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5th Amendment right against self-incrimination not violated

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The Indiana Court of Appeals ruled that because a defendant’s attorney asked a detective whether the defendant admitted to molesting his girlfriend’s daughter, the defense opened the door to the prosecution to ask about the scope of the interview. The defendant claimed his Fifth Amendment rights were violated when the detective said the defendant asked to “stop speaking” during the interview.

John Ludack was in a relationship with T.E. for several years and watched her children while she worked. About two years after he began dating T.E., Ludack started to molest T.E.’s 10-year-old daughter, M.E. He molested her several times and threatened her not to tell anyone. Several years later, she told her older brother, who reported it to their father. T.E. then called police and Ludack was arrested and charged with two counts each of Class A felony child molesting and Class C felony child molesting.

He was convicted on the charges and found to be a habitual offender. The Class C felony charges were dismissed per the state’s request, and Ludack was sentenced to the maximum 130 years.

In John Ludack v. State of Indiana, No. 49A02-1109-CR-930, Ludack argued that his right against compulsory self-incrimination under the Fifth Amendment was violated by Detective Chris Lawrence’s testimony at his trial. Lawrence interviewed Ludack after he was arrested. The defense first brought up whether Ludack made any admissions during the interview, and the detective said no. The trial court then allowed the prosecutor to further examine Lawrence to confirm Ludack neither admitted nor denied the charges. Lawrence then said, “He didn’t deny doing it either, he just asked to stop speaking.”
 
The appellate judges found the admission of the testimony didn’t rise to a fundamental error. Ludack’s attorney was the one who opened the door for the testimony.

“To open the door, the defendant’s evidence must use his or her pre-trial silence as probative of the defendant’s innocence and leave the trier of fact with a false or misleading impression,” wrote Judge Terry Crone.

The COA also upheld his sentence, noting Ludack was in a position of trust when he molested M.E., had a lengthy criminal history, and that the molestations appeared to stop only because he was arrested.

 

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  1. Frankly, it is tragic that you are even considering going to an expensive, unaccredited "law school." It is extremely difficult to get a job with a degree from a real school. If you are going to make the investment of time, money, and tears into law school, it should not be to a place that won't actually enable you to practice law when you graduate.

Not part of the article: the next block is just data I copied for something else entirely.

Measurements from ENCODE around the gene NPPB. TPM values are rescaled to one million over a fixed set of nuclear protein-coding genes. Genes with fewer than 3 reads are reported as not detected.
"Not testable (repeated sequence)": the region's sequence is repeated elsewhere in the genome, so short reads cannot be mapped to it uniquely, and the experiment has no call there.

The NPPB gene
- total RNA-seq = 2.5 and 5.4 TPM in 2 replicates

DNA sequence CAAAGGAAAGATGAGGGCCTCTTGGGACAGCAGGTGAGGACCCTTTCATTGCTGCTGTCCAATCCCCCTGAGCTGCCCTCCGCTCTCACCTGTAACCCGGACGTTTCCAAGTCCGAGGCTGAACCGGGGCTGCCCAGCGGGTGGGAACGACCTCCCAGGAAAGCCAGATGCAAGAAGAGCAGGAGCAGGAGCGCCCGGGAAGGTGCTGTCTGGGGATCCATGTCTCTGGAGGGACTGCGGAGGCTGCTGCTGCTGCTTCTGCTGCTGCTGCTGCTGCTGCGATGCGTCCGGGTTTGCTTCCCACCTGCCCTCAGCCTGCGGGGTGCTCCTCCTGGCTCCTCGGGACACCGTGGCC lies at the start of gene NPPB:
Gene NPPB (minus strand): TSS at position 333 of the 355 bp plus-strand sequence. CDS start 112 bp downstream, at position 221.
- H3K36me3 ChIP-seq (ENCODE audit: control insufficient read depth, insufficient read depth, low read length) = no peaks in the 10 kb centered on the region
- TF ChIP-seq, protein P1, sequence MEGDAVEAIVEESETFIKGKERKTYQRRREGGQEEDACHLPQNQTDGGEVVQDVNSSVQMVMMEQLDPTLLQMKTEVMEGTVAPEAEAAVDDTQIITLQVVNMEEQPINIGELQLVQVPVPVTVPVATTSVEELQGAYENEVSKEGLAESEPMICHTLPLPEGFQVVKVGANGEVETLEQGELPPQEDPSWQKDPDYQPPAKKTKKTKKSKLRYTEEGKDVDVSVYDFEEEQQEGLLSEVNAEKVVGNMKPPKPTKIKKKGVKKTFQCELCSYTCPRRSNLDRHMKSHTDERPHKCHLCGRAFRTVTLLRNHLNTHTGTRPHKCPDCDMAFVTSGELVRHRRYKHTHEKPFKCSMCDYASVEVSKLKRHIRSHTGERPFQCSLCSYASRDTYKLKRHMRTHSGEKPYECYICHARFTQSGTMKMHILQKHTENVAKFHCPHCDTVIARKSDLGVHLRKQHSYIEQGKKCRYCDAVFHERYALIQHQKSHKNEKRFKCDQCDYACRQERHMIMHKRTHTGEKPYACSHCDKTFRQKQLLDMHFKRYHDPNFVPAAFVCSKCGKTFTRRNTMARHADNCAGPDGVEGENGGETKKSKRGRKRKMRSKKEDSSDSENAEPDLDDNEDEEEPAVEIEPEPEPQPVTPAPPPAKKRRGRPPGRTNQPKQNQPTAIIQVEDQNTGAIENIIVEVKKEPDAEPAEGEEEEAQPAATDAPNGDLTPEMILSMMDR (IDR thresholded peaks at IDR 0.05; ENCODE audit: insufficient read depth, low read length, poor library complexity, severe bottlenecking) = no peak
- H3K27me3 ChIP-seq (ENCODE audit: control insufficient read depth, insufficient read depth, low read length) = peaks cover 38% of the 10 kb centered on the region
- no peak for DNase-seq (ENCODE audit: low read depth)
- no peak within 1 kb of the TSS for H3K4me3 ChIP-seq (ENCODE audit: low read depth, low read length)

2. As a lawyer who grew up in Fort Wayne (but went to a real law school), it is not that hard to find a mentor in the legal community without your school's assistance. One does not need to pay tens of thousands of dollars to go to an unaccredited legal diploma mill to get a mentor. Having a mentor means precisely nothing if you cannot get a job upon graduation, and considering that the legal job market is utterly terrible, these students from Indiana Tech are going to be adrift after graduation.

  3. 700,000 to 800,000 Americans are arrested for marijuana possession each year in the US. Do we need a new justice center if we decriminalize marijuana by having the City Council enact a $100 fine for marijuana possession and have the money go towards road repair?

  4. I am sorry to hear this.

  5. I tried a case in Judge Barker's court many years ago and I recall it vividly as a highlight of my career. I don't get in federal court very often but found myself back there again last Summer. We had both aged a bit but I must say she was just as I had remembered her. Authoritative, organized and yes, human ...with a good sense of humor. I also appreciated that even though we were dealing with difficult criminal cases, she treated my clients with dignity and understanding. My clients certainly respected her. Thanks for this nice article. Congratulations to Judge Barker for reaching another milestone in a remarkable career.

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